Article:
From the author of I Love Dick, a characteristically incisive, wry, raw exploration of anorexia via Simone Weil and Kraus's own deeply personal experiences. A book which taught me all about flawed heroes and unreliable narrators.
“Anorexia is not evasion of a social gender role; it’s not regression. It is an active stance: the rejection of the cynicism that this culture hands us through food.”
I don’t know if I agree with this but Kraus does, as the blurb on the back of the book puts it so well, “reclaim anorexia from the psychoanalytical girl ghetto of ‘poor self-esteem’”.
An extraordinary book and rightful winner of this year's Man Booker International Prize. A novel about food, culture, patriarchy which showed me how not to portray women with eating disorders as victims.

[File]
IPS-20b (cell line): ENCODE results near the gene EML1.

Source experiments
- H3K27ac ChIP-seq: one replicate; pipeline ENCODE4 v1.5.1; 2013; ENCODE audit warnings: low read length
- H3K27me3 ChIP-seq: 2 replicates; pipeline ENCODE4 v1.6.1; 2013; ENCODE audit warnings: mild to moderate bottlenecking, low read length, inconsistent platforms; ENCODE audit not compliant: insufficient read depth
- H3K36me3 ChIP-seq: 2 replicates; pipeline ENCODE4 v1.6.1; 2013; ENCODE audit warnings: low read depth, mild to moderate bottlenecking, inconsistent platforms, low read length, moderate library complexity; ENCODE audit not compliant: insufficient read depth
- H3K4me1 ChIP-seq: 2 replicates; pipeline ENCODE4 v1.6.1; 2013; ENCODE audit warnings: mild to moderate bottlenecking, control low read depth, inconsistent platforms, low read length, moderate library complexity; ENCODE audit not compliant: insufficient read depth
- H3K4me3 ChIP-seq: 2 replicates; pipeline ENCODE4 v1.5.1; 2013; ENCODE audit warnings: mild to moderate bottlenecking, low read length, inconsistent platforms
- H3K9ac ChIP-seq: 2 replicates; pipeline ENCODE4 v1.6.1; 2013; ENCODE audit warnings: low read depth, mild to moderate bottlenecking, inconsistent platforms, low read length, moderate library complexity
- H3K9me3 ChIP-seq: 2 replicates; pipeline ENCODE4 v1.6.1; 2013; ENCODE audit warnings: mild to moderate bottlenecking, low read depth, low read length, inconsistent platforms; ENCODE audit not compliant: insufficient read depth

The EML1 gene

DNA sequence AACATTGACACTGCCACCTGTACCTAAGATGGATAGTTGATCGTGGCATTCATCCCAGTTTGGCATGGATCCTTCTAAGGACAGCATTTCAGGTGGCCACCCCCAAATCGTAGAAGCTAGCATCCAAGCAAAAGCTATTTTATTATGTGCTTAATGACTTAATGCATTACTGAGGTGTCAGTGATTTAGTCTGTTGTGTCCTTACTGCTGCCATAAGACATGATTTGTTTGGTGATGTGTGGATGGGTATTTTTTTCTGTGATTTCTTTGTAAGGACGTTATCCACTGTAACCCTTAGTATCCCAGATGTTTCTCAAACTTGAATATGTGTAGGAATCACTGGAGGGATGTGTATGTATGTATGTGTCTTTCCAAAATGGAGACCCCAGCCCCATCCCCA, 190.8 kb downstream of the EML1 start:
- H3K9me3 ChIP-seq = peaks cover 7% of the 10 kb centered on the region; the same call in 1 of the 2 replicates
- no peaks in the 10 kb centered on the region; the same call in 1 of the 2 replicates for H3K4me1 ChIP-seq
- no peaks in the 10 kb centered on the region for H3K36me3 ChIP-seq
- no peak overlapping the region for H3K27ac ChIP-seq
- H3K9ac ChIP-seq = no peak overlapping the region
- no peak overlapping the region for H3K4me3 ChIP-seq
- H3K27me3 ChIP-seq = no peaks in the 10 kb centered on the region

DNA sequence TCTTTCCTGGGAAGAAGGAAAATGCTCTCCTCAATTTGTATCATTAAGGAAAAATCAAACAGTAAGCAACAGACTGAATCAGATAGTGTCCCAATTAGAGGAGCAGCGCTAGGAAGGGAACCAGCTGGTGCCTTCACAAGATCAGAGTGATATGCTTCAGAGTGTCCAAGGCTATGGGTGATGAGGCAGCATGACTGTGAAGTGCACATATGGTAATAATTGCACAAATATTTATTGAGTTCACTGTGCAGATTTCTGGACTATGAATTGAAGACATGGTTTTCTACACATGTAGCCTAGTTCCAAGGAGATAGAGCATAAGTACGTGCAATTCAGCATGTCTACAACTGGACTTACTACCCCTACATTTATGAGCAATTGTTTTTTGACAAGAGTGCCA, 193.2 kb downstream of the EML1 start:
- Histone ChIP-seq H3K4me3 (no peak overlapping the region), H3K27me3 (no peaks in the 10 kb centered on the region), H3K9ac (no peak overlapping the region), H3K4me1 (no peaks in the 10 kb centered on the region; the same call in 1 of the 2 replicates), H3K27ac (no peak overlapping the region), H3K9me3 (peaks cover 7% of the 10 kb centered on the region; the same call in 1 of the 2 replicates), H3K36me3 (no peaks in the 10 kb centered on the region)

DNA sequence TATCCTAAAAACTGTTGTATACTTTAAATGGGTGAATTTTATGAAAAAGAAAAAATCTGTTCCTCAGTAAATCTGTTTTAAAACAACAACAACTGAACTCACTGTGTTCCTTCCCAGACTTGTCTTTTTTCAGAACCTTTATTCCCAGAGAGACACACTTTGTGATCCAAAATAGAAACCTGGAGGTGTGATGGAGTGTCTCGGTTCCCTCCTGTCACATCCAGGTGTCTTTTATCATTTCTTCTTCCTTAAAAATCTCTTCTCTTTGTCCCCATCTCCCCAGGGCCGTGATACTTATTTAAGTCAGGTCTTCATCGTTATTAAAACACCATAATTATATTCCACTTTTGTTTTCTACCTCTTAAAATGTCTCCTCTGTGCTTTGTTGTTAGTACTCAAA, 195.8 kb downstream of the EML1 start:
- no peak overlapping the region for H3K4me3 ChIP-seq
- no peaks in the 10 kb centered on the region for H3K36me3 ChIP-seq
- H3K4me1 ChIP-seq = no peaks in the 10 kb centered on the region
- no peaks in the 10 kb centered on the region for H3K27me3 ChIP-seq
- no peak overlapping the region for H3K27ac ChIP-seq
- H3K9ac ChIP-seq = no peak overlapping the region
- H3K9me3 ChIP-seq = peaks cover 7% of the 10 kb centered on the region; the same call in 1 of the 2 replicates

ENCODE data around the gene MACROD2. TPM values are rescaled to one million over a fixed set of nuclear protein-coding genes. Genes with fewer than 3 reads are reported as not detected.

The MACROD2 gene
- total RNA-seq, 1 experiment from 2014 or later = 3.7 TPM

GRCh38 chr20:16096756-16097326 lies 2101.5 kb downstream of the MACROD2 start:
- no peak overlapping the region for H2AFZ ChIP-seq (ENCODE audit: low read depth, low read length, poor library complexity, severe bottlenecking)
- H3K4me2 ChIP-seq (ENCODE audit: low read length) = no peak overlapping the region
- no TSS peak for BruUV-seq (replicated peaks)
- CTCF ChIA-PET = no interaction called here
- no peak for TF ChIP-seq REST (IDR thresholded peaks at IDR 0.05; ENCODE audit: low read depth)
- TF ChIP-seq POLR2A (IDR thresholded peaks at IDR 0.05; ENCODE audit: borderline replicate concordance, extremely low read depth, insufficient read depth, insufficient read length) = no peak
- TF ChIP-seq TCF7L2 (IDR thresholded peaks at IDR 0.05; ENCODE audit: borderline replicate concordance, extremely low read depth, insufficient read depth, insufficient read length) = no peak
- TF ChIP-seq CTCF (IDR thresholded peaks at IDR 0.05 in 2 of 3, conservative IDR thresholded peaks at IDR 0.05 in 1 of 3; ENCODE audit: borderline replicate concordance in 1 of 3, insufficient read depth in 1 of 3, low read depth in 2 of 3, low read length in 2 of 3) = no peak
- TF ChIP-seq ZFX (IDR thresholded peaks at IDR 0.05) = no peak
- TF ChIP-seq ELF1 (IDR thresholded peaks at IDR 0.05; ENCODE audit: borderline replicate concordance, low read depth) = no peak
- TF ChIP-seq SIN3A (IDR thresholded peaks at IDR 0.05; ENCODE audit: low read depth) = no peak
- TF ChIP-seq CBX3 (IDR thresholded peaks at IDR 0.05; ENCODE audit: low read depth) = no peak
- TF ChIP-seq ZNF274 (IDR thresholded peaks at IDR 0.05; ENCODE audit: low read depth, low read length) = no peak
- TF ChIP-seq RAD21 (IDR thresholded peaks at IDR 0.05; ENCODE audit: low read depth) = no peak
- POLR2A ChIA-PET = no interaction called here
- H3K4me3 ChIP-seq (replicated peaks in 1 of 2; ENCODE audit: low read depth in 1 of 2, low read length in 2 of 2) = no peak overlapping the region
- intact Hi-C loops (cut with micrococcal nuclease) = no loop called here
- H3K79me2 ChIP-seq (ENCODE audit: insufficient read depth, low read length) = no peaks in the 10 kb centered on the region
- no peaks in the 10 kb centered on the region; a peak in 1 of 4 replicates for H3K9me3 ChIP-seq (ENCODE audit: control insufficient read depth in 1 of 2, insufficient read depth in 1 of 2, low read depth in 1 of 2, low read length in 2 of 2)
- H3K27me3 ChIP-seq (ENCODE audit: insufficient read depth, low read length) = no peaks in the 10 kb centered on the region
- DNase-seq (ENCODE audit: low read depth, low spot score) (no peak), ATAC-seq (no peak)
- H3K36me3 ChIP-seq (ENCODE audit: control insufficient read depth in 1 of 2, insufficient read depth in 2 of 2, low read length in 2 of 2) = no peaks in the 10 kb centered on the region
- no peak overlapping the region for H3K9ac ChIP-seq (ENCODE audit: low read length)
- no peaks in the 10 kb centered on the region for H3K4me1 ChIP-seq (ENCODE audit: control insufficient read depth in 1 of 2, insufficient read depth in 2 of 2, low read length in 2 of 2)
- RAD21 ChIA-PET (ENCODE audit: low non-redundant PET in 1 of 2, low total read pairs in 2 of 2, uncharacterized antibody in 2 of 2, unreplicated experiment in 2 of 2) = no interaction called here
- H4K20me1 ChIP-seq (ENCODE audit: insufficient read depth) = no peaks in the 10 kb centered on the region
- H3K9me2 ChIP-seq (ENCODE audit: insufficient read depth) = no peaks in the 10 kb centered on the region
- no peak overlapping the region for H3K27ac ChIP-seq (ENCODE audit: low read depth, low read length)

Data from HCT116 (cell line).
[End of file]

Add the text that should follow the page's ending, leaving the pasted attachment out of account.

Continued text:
I read this when I was fifteen and refer to it frequently in my teenage diaries because it resembled Kate's experience on so many levels.
“I cannot help but think that had I lived in a culture where ‘thinness’ was not regarded as a strange state of grace, I might have sought out another means of attaining that grace.”
A recently published, frank and deeply touching memoir of anorexia. This was the book that many of my collaborators said helped them the most.